Ukraine: Daily Briefing – February 16, 2018, 5 PM Kyiv time

Ukraine: Daily Briefing
February 16, 2018, 5 PM Kyiv time
Canadian Armed Forces members “train the trainers” at Odesa Military Academy on NATO map symbols, part of OpUNIFIER. Photo – Canadian Forces
1. Russian Invasion of Ukraine
The General Staff of Ukraine’s Armed Forces reported at 12:30 PM Kyiv time that in the last 24 hours, one Ukrainian soldier was killed and one Ukrainian soldier was wounded in action. In the last 24 hours, Russian-terrorist forces opened fire on Ukrainian positions on the Luhansk and Donetsk sectors of the front 10 times in total, including at least 7 times with heavy weapons – mortars and artillery.
2. February 26 – Worldwide Day of Action for Ukrainian filmmaker Oleg Sentsov, illegally imprisoned by Russia
Video by PEN America about Oleg Senstov, illegally imprisoned by Russia. To view video, please click on image above
Video by PEN America about Oleg Senstov, illegally imprisoned by Russia. To view video, please click on image above
PEN America reported, “Ukrainian writer, filmmaker, and 2017 PEN/Barbey Freedom to Write Awardee Oleg Senstov, an outspoken critic of Russia’s intervention in Ukraine and takeover of Crimea, is serving a 20-year sentence in a penal colony with notoriously harsh conditions after his arrest on terrorism charges that have been condemned by human rights groups as fabrications by a Russian government intent on silencing dissent.
           On February 26, the Day of Crimean Resistance to Russian Aggression, PEN America and a number of partners around the world will express their support for Sentsov with readings, rallies, and special events across the globe. Follow the hashtag #FreeSentsov to learn more about these events.” To learn more, please see here
3. US White House – “NotPetya” cyberattack launched by Russia will be met with international consequences
The US White House stated on February 15, “In June 2017, the Russian military launched the most destructive and costly cyber-attack in history. The attack, dubbed ‘NotPetya,’ quickly spread worldwide, causing billions of dollars in damage across Europe, Asia, and the Americas.
           It was part of the Kremlin’s ongoing effort to destabilize Ukraine and demonstrates ever more clearly Russia’s involvement in the ongoing conflict.  This was also a reckless and indiscriminate cyber-attack that will be met with international consequences.
4. US Mission to the OSCE on Russia’s violations in Ukraine
On February 15, the US Mission to the OSCE stated, “As we gather this week, as our esteemed Ukrainian colleague reminded us, we mark the passing of three years since the signing of the Minsk Package of Measures. The agreement was signed just as Russian-led troops, tanks, and artillery were pushing further and further west into sovereign Ukrainian territory.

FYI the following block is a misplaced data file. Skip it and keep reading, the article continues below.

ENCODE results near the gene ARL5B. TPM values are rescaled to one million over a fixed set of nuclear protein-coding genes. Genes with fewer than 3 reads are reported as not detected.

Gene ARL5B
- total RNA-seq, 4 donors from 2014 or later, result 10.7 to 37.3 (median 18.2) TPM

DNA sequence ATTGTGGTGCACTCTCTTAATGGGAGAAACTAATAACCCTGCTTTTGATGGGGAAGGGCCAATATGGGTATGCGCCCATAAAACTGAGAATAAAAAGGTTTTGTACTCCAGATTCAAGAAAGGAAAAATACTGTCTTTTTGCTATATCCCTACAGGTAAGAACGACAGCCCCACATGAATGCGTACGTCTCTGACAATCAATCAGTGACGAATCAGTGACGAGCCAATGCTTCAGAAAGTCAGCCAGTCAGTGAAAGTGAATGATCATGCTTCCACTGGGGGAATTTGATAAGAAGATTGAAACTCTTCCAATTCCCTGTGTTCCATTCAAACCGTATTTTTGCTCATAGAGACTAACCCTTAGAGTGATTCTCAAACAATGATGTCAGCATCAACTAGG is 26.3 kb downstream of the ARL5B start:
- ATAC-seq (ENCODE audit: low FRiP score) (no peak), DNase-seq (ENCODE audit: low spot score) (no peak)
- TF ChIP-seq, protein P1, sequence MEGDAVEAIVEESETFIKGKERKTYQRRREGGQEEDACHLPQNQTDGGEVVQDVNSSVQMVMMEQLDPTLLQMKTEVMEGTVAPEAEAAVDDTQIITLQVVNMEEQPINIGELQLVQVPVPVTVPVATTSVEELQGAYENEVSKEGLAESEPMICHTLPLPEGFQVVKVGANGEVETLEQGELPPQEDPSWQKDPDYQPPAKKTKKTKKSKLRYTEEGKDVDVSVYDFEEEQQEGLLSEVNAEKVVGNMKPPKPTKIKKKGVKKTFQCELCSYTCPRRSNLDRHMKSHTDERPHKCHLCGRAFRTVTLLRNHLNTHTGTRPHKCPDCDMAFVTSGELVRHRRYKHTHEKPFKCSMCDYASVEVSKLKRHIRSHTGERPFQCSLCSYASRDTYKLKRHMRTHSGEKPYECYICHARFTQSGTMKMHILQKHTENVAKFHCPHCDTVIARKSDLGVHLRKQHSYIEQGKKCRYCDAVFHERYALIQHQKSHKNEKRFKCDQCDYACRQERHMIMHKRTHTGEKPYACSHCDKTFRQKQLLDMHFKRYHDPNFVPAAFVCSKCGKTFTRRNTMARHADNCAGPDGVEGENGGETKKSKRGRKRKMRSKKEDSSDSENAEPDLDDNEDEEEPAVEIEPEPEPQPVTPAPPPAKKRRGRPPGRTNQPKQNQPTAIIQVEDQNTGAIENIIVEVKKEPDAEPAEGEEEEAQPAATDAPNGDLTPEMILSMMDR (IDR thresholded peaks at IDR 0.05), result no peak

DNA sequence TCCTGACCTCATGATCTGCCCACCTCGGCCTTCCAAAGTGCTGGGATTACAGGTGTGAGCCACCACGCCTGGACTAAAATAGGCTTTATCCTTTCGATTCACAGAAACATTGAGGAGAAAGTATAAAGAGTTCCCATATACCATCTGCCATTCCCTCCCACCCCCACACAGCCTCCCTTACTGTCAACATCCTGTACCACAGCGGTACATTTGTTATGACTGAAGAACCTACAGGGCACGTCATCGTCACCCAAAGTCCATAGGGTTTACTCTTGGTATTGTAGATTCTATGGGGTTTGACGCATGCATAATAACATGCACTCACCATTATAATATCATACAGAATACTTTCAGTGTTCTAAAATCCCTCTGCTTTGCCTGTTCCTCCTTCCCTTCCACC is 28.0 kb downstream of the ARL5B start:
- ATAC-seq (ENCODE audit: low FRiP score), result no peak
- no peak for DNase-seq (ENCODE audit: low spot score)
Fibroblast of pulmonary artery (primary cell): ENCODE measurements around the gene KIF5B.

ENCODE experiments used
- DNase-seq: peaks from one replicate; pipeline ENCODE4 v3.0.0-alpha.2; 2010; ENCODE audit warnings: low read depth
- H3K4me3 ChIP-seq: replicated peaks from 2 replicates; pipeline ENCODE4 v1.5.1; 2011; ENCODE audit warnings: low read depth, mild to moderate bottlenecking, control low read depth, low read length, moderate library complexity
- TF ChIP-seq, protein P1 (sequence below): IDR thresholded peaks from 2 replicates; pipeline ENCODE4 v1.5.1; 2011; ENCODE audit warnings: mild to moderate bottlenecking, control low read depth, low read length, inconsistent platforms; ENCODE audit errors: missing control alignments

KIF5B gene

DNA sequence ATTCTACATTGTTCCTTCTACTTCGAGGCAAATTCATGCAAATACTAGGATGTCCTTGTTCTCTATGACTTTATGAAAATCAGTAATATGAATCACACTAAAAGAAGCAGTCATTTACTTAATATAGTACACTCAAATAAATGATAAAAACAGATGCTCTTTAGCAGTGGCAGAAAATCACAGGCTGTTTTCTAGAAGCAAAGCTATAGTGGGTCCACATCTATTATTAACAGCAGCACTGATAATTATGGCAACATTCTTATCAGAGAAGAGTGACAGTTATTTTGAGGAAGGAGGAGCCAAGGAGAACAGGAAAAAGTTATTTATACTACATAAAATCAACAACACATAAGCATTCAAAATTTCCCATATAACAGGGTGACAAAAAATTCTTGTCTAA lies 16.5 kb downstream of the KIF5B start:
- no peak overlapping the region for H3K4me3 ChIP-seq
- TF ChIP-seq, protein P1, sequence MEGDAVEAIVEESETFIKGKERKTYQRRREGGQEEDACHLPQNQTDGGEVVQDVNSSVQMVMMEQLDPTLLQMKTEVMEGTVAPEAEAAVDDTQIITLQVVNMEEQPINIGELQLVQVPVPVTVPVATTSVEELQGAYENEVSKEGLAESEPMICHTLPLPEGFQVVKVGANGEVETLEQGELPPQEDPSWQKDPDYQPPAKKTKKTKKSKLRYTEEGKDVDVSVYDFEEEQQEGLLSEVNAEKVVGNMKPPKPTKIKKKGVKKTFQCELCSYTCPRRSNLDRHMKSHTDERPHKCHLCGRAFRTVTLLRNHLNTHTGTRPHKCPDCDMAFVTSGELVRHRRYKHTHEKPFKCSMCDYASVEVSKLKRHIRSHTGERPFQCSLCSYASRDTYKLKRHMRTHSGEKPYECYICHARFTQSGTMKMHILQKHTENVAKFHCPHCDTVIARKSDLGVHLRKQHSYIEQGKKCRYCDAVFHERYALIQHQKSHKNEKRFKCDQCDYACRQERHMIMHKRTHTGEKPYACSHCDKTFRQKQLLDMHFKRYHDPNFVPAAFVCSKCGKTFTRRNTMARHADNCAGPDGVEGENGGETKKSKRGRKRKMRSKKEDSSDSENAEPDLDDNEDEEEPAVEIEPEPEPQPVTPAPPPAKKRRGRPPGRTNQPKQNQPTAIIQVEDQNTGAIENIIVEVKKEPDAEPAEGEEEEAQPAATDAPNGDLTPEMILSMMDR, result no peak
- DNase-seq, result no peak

The sides agreed to ‘an immediate and comprehensive ceasefire’ on February 12, 2015, but Russia-led forces promptly ignored the ceasefire and launched a ferocious artillery barrage against the city of Debaltseve, eventually capturing it and over 1,500 square kilometers beyond the agreed Minsk Line of Contact, while killing numerous Ukrainian soldiers and civilians in the process.
            For over three years now, we have had this and other agreements that outline a path out of this conflict. And, for three years, we have watched Russia-led forces contravene the most fundamental element of the agreement, namely an immediate and full ceasefire along the line of contact, while Russia continues to stoke the conflict. […]
           According to conservative figures released by the Crimean Tatar Resource Center, in 2017 occupying Russian security forces killed at least four people, took 16 political prisoners, caused 16 disappearances, detained 286 people, conducted 62 searches, made 46 arrests, and levied 104 fines against people simply for speaking out against Russia’s occupation of Crimea. Most of the victims were Crimean Tatars. Russia should end its repeated baseless attempts to paint this brave, principled, and peaceful community as a group of ‘terrorists’ and “extremists.’ […]
          In conclusion, Mr. Chair, the United States fully supports Ukraine’s sovereignty, independence, and territorial integrity within its internationally-recognized borders. The United States does not, nor will we ever, recognize Russia’s occupation and purported annexation of Crimea.
        Crimea-related sanctions on Russia will remain in place until Russia returns full control of the peninsula to Ukraine. And we join our European and other partners in restating that our sanctions against Russia for its aggression in eastern Ukraine will remain until Russia fully implements its commitments under the Minsk agreements.”

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